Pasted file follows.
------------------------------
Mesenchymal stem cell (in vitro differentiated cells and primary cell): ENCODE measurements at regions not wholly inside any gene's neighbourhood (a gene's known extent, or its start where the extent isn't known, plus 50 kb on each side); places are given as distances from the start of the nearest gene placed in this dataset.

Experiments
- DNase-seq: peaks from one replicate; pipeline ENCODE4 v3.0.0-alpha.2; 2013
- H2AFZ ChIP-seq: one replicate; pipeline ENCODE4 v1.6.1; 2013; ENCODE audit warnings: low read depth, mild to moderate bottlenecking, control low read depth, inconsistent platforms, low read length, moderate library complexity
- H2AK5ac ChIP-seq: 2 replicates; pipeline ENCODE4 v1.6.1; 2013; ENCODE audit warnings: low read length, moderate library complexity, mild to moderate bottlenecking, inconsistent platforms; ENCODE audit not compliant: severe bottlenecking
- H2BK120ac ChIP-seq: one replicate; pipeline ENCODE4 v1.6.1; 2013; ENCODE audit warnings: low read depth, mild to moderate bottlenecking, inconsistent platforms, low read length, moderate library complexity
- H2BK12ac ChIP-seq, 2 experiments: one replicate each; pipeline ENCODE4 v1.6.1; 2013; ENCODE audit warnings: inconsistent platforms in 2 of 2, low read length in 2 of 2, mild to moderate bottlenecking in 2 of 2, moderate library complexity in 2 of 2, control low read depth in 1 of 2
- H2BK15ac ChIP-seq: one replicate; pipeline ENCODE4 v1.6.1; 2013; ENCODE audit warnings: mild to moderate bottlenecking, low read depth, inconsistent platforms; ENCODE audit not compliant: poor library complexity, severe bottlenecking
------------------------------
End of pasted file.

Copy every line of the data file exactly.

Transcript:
Mesenchymal stem cell (in vitro differentiated cells and primary cell): ENCODE measurements at regions not wholly inside any gene's neighbourhood (a gene's known extent, or its start where the extent isn't known, plus 50 kb on each side); places are given as distances from the start of the nearest gene placed in this dataset.

Experiments
- DNase-seq: peaks from one replicate; pipeline ENCODE4 v3.0.0-alpha.2; 2013
- H2AFZ ChIP-seq: one replicate; pipeline ENCODE4 v1.6.1; 2013; ENCODE audit warnings: low read depth, mild to moderate bottlenecking, control low read depth, inconsistent platforms, low read length, moderate library complexity
- H2AK5ac ChIP-seq: 2 replicates; pipeline ENCODE4 v1.6.1; 2013; ENCODE audit warnings: low read length, moderate library complexity, mild to moderate bottlenecking, inconsistent platforms; ENCODE audit not compliant: severe bottlenecking
- H2BK120ac ChIP-seq: one replicate; pipeline ENCODE4 v1.6.1; 2013; ENCODE audit warnings: low read depth, mild to moderate bottlenecking, inconsistent platforms, low read length, moderate library complexity
- H2BK12ac ChIP-seq, 2 experiments: one replicate each; pipeline ENCODE4 v1.6.1; 2013; ENCODE audit warnings: inconsistent platforms in 2 of 2, low read length in 2 of 2, mild to moderate bottlenecking in 2 of 2, moderate library complexity in 2 of 2, control low read depth in 1 of 2
- H2BK15ac ChIP-seq: one replicate; pipeline ENCODE4 v1.6.1; 2013; ENCODE audit warnings: mild to moderate bottlenecking, low read depth, inconsistent platforms; ENCODE audit not compliant: poor library complexity, severe bottlenecking